Naturally, the government has the resources to repress all dissent. But actually doing this will be a lot more difficult if the strikes and demonstrations take place simultaneously all around the country. The government is vying to take over all spheres of citizens’ lives, including their private lives, regaining the control it had had in Soviet times. But in the USSR, state control was balanced by care: people were provided with free housing, medicine, and education. There was no unemployment, the pensions were sufficient, people had regular vacations, and a lot more.
Today, we’re experiencing the horrific mix of state control, violence, and economic crisis. There are no grounds to hope for Russia.
Victoria Lomasko was born in Serpukhov, Russia in 1978. She works as a graphic artist and has lectured and written widely on graphic reportage. Lomasko is the coauthor of the book Forbidden Art, which was nominated for the Kandinsky Prize in 2010. She has also co-curated two major art exhibitions—The Feminist Pencil and Drawing the Court. Her work has been exhibited in numerous shows in Russia and abroad. She lives in Moscow.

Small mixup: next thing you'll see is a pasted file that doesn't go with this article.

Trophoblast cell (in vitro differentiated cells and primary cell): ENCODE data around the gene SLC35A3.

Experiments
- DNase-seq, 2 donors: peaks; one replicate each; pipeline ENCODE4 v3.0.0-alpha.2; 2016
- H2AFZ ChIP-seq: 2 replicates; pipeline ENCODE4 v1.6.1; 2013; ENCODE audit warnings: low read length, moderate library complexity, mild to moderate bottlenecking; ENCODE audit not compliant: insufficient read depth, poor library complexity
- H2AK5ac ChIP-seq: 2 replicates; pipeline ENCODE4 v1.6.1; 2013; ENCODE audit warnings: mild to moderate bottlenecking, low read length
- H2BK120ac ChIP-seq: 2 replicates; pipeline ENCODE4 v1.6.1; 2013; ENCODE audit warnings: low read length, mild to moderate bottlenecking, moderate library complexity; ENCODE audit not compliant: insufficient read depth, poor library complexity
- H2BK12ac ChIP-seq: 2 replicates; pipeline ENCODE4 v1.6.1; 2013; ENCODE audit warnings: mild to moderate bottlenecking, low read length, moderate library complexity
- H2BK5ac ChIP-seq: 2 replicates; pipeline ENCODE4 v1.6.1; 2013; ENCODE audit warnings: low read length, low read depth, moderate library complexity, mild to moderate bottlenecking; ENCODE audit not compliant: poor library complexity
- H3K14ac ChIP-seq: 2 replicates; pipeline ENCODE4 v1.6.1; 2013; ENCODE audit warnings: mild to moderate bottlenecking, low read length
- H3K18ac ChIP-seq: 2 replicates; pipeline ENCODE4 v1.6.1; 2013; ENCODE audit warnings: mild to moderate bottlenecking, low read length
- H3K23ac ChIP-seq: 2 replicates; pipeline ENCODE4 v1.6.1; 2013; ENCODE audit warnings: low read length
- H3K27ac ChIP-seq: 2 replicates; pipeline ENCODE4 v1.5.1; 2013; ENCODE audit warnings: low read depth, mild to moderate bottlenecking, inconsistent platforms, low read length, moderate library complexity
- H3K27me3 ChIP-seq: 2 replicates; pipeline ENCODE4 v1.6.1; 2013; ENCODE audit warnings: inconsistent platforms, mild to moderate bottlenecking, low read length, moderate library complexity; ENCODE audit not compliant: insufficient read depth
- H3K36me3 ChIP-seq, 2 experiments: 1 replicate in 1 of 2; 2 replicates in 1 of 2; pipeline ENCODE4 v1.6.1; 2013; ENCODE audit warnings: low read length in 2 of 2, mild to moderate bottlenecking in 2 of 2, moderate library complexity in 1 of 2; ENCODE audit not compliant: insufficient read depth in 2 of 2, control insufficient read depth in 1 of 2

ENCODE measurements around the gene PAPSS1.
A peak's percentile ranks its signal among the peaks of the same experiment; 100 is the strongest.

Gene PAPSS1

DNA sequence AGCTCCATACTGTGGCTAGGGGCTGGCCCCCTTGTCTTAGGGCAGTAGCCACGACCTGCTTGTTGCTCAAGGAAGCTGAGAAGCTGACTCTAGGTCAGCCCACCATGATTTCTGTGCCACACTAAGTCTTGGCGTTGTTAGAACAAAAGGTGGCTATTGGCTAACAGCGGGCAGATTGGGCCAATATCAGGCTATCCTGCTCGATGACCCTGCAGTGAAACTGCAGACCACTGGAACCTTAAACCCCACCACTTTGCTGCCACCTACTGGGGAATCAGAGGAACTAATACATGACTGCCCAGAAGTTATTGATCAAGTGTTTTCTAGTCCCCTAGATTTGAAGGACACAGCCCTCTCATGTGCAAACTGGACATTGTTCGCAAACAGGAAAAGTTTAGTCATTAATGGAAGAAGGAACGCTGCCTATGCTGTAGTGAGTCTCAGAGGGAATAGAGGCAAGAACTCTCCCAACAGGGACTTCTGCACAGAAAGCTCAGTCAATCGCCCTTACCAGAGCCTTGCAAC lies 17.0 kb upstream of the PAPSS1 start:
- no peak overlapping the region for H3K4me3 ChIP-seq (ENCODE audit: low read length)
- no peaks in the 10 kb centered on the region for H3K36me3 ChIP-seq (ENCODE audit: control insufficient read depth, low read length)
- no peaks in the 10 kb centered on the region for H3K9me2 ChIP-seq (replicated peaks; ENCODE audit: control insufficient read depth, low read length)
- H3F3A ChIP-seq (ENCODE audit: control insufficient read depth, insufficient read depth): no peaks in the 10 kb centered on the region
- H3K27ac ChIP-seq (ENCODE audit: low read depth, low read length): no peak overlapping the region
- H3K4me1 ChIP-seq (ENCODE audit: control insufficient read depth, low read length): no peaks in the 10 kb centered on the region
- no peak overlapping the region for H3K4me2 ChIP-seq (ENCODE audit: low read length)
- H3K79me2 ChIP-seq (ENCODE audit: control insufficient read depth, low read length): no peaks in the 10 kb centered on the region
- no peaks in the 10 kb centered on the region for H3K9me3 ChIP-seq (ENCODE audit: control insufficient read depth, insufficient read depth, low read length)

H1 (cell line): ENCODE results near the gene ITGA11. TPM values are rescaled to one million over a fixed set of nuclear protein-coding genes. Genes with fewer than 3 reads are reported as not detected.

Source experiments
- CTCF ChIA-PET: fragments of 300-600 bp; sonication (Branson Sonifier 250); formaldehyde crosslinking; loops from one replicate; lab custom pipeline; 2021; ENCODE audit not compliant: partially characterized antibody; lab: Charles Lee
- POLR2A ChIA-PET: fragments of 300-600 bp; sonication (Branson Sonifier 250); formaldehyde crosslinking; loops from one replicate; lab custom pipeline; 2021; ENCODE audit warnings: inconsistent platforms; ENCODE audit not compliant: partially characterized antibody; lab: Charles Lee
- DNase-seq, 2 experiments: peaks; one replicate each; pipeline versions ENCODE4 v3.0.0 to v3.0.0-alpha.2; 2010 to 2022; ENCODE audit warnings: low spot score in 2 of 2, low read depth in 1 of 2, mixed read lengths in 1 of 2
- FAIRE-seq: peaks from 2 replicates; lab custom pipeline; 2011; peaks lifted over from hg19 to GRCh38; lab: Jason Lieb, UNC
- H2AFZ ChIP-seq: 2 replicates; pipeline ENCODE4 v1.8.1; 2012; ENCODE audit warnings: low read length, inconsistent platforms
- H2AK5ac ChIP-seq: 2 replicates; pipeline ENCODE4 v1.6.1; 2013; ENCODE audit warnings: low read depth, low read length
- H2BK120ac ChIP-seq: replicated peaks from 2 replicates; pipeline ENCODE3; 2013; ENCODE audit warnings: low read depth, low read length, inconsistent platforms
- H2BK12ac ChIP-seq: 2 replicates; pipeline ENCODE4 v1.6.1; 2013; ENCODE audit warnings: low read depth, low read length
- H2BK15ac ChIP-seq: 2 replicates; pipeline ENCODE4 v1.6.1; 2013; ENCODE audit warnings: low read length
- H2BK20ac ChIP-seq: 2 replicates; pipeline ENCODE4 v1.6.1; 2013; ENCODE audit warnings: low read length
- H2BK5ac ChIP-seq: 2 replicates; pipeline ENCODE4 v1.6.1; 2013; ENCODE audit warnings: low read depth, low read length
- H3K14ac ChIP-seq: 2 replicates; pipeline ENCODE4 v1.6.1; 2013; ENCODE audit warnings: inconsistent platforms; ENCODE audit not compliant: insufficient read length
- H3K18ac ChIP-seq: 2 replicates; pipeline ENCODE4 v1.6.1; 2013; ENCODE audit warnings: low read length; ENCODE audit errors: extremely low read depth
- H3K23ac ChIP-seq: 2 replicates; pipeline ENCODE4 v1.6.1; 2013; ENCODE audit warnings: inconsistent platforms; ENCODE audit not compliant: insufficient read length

Other Russias is a visual account of Russia in the Putin years. In this book, eight years in the making, Lomasko captures a Russia that rarely makes it into the headlines, documenting the lives of a country’s forgotten people. Every illustration in Other Russias was done on site—from the courtroom during the Pussy Riot trial to the tents at Moscow’s version of Occupy Wall Street; from the apartments of sex workers to the juvenile detention centers where Lomasko teaches children to draw. Other Russias was translated into English by Thomas Campbell.
All images are courtesy of Victoria Lomasko and n+1. Special thank you for the translation of the interview by Bela Sheyevich. Other Russias is available now from n+1.
- The Russian Guard was created by Putin in 2016, and its troops are allowed to use their weapons without warning. ↩